Kentucky Governor Signs Bill Authorizing Elective Social Studies Courses on the Bible

Photo Credit: Gage Skidmore

FRANKFORT, Ky. — The Republican governor of Kentucky has signed a bill that authorizes the creation of elective social studies courses on the Bible in public schools.

House Bill 128 overwhelmingly passed the state Senate last month 34-4 after clearing the House 80-14.

As previously reported, the legislation was introduced by Rep. DJ Johnson, R-Owensboro, who says that its purpose is “to provide guidance, uniformity, and constitutional support for the local school boards that may be wanting to offer such courses, but are unsure of the way to proceed.”

Under policies to be crafted by the Kentucky Department of Education, the course would “teach students knowledge of biblical content, characters, poetry, and narratives that are prerequisites to understanding contemporary society and culture, including literature, art, music, mores, oratory, and public policy.”

It would serve historical purposes rather than provide religious instruction, and districts would be required to stay neutral on Christianity.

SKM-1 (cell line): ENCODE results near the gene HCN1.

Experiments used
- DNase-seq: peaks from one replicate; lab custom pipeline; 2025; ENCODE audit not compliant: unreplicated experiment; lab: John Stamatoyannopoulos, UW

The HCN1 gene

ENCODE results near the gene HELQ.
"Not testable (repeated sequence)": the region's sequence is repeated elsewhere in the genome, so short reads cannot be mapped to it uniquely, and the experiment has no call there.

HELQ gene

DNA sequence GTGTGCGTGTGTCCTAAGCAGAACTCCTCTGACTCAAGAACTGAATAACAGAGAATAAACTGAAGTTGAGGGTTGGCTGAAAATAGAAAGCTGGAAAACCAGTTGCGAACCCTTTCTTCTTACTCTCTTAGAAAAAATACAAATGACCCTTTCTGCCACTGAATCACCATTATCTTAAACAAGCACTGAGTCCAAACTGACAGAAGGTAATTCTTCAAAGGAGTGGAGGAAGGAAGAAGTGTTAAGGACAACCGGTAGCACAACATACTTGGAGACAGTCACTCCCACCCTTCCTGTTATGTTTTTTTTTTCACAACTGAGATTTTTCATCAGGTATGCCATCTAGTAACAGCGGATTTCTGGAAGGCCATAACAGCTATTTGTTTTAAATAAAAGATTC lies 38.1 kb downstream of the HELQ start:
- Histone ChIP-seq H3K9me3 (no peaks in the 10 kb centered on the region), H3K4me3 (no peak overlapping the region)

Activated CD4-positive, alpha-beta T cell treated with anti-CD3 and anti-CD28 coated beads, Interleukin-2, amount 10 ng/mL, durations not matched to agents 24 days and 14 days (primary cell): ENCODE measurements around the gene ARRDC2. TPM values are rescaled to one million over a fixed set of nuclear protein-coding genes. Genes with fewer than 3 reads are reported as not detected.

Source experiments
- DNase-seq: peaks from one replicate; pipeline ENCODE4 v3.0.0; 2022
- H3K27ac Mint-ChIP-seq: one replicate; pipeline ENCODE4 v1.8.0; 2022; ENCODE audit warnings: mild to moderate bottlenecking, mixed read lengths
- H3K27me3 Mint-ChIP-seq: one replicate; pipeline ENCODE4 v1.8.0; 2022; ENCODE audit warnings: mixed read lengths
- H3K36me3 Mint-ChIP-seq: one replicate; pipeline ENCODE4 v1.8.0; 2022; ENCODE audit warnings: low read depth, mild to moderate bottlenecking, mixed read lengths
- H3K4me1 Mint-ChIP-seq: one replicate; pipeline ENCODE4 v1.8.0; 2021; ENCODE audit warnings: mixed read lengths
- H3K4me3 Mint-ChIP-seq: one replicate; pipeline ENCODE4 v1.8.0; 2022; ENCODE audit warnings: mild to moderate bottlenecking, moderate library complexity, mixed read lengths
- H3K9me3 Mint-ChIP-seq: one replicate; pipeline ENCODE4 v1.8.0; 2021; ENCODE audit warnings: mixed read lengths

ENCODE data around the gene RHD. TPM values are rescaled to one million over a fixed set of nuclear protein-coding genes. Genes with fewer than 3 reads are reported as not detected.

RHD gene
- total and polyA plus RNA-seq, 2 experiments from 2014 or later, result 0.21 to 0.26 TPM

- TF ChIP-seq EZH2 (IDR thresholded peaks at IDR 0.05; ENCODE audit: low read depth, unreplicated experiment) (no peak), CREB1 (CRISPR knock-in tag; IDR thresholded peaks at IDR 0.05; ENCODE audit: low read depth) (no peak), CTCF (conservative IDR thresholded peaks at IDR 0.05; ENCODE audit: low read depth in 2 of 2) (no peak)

Sen. Danny Carroll, R-Paducah, told Kentucky Today that a high school in his district is already offering a Bible course, and there has been much interest from students.

“I’ve learned it is one of the most popular classes,” he said. “It’s very successful; the sky didn’t fall with this being taught, and it is very beneficial.”

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The bill had been criticized by the Kentucky Council of Churches, which said that the move could be harmful to religious freedom.

“If this were a world religions class or something that gave students the opportunity to learn the historical significance of all religious traditions or sacred text, then we would not be opposed to it,” Interim Executive Director Peggy Hinds told reporters.

But Paul Chitwood, the executive director of the Kentucky Baptist Convention, stated that he is thankful that both the General Assembly and the governor have enacted legislation “to make clear that the Bible is perfectly acceptable on school campuses and in classrooms.” Bevin had also recently signed into law a bill intended to “prevent people of faith from having their political or religious opinions silenced in schools.”